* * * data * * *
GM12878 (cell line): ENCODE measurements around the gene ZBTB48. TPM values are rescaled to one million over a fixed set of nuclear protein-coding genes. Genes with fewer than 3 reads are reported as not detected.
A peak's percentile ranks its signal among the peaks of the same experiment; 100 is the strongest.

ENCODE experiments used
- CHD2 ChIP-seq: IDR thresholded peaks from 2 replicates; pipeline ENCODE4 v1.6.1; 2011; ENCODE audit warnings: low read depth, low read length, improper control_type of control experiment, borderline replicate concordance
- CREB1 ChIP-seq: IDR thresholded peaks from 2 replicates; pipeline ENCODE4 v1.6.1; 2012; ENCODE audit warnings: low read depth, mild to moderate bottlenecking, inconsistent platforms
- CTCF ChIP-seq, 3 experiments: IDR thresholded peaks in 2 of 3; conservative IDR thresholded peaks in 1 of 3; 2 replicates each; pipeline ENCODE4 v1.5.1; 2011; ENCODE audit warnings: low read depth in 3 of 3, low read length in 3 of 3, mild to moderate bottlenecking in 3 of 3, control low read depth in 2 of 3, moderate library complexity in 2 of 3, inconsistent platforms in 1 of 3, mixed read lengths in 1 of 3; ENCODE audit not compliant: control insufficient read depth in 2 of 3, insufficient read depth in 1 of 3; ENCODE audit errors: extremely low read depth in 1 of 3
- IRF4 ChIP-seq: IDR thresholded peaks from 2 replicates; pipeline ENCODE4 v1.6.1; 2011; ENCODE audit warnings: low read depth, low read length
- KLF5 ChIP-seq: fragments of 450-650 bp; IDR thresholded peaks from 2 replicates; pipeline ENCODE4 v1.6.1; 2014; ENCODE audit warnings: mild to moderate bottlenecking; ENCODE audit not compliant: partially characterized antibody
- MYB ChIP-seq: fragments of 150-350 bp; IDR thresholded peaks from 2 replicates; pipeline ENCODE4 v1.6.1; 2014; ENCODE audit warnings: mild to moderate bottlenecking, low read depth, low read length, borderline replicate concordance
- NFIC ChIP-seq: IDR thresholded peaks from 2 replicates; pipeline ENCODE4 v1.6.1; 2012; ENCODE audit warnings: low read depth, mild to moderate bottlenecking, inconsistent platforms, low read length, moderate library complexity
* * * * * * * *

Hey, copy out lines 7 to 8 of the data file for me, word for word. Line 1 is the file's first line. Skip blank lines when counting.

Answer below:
- IRF4 ChIP-seq: IDR thresholded peaks from 2 replicates; pipeline ENCODE4 v1.6.1; 2011; ENCODE audit warnings: low read depth, low read length
- KLF5 ChIP-seq: fragments of 450-650 bp; IDR thresholded peaks from 2 replicates; pipeline ENCODE4 v1.6.1; 2014; ENCODE audit warnings: mild to moderate bottlenecking; ENCODE audit not compliant: partially characterized antibody